When the Madrid-Barcelona line went into full commercial service in February 2008, it replaced the busiest flight connection in the world. Today it is acknowledged as one of the most successful examples of modal shift in Europe, paralleled only by the success stories of the Paris-London (Eurostar) and Paris-Brussels (Thalys) lines. Trains enjoy record punctuality rates, whilst travelling between the two cities takes only 2 hours and 38 minutes – compared to 6 hours in the past. In the near future, service in ERTMS Level 2 will reduce the current travel time even further.

More importantly, the return on investment for both infrastructure managers and railway operators is there. Between January and August 2008, the average number of passengers had already increased by 84.5% and the AVE had already taken a share of 40% of all trips between the two cities after just one year of service. ERTMS does not only enable high speeds, but also facilitates a more reliable service. According to ADIF, punctuality rates average around more than 98% on the Spanish ERTMS network. This is a crucial figure in a country where even a 5 minute delay may force operators to refund tickets entirely to customers. The future connection of this line to Southern France will even open new fantastic opportunities for cross-border traffic.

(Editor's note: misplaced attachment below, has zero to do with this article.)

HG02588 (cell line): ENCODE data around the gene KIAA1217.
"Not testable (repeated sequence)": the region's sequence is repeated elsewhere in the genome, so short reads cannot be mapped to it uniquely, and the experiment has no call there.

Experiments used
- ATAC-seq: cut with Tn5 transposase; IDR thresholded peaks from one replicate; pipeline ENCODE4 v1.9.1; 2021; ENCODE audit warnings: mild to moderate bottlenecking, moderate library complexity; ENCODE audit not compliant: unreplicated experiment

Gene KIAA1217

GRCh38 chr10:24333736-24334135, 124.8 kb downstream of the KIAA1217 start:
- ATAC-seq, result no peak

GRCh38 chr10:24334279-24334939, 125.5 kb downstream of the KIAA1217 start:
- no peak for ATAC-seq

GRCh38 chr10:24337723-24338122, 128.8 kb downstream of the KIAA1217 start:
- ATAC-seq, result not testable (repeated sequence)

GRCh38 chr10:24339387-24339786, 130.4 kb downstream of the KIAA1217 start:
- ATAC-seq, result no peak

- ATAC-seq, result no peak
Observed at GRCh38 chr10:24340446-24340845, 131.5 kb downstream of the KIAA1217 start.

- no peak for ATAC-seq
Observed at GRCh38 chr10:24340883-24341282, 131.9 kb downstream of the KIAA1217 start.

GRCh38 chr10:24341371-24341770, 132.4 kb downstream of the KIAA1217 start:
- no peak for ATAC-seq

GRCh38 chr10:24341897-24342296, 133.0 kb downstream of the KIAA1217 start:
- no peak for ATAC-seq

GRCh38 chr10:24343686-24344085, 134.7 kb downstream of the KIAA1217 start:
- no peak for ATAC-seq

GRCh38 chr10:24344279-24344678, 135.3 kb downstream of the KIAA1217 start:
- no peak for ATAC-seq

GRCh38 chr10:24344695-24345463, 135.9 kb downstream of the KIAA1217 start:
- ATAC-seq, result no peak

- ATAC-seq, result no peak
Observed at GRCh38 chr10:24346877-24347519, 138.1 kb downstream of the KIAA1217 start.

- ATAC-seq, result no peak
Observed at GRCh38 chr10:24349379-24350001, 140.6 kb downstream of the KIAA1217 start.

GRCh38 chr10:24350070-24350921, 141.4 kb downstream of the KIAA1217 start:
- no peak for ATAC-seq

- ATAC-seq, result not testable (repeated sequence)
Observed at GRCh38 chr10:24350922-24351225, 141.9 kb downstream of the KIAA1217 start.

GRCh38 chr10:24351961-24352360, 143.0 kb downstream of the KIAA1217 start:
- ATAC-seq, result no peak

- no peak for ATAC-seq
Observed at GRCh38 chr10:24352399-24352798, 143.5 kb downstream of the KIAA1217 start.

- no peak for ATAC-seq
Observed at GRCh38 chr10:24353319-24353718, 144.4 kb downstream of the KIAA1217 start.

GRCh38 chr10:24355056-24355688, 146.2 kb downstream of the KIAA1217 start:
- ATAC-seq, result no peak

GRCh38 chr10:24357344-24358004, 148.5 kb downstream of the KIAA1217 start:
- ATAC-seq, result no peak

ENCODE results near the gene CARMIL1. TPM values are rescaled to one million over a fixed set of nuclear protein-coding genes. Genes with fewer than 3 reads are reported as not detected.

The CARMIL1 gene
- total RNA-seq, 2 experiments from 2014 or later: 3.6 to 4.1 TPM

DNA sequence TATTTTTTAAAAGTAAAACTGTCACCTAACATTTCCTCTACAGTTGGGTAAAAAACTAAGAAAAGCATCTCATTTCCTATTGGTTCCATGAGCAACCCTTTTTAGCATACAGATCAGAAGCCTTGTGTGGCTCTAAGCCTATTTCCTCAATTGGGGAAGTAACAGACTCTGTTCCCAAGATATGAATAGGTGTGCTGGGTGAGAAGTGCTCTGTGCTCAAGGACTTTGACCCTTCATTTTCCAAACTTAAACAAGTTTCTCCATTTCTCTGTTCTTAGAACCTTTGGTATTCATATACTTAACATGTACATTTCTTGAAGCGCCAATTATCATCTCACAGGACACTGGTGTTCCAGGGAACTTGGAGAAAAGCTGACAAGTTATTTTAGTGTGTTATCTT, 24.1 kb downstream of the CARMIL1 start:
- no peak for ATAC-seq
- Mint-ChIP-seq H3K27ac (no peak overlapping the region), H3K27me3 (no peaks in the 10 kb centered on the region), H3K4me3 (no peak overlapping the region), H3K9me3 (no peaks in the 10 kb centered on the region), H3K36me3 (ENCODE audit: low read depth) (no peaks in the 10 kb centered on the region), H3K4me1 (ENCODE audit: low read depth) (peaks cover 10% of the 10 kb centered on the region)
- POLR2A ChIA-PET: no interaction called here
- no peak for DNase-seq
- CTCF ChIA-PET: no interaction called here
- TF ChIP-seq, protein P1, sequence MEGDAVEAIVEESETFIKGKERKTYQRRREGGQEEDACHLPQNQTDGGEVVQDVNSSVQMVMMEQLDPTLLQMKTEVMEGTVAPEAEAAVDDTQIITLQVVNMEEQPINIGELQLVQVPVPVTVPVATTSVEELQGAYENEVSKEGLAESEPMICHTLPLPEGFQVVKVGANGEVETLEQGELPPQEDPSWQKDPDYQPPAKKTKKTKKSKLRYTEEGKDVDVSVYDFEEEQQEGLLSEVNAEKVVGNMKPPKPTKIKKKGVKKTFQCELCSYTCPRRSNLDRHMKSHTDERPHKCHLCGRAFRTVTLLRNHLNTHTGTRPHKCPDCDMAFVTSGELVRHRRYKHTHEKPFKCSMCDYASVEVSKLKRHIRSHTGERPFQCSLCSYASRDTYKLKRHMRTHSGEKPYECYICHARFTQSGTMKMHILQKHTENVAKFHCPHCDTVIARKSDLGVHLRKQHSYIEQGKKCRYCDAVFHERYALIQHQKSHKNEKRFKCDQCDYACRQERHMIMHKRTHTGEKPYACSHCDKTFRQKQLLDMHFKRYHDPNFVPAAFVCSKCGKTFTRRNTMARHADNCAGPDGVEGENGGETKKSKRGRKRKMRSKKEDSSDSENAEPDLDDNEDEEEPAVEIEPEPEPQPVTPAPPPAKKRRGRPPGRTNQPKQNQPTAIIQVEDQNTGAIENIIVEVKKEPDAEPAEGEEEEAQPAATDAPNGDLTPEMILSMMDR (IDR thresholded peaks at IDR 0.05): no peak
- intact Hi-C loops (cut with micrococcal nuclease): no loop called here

Other lines, such as Cordoba-Malaga, where a test trip was organised during the conference, but also Madrid-Toledo, Zaragoza-Huesca or the so-called “Atocha by-pass” are all running with ERTMS and have recorded equally positive results.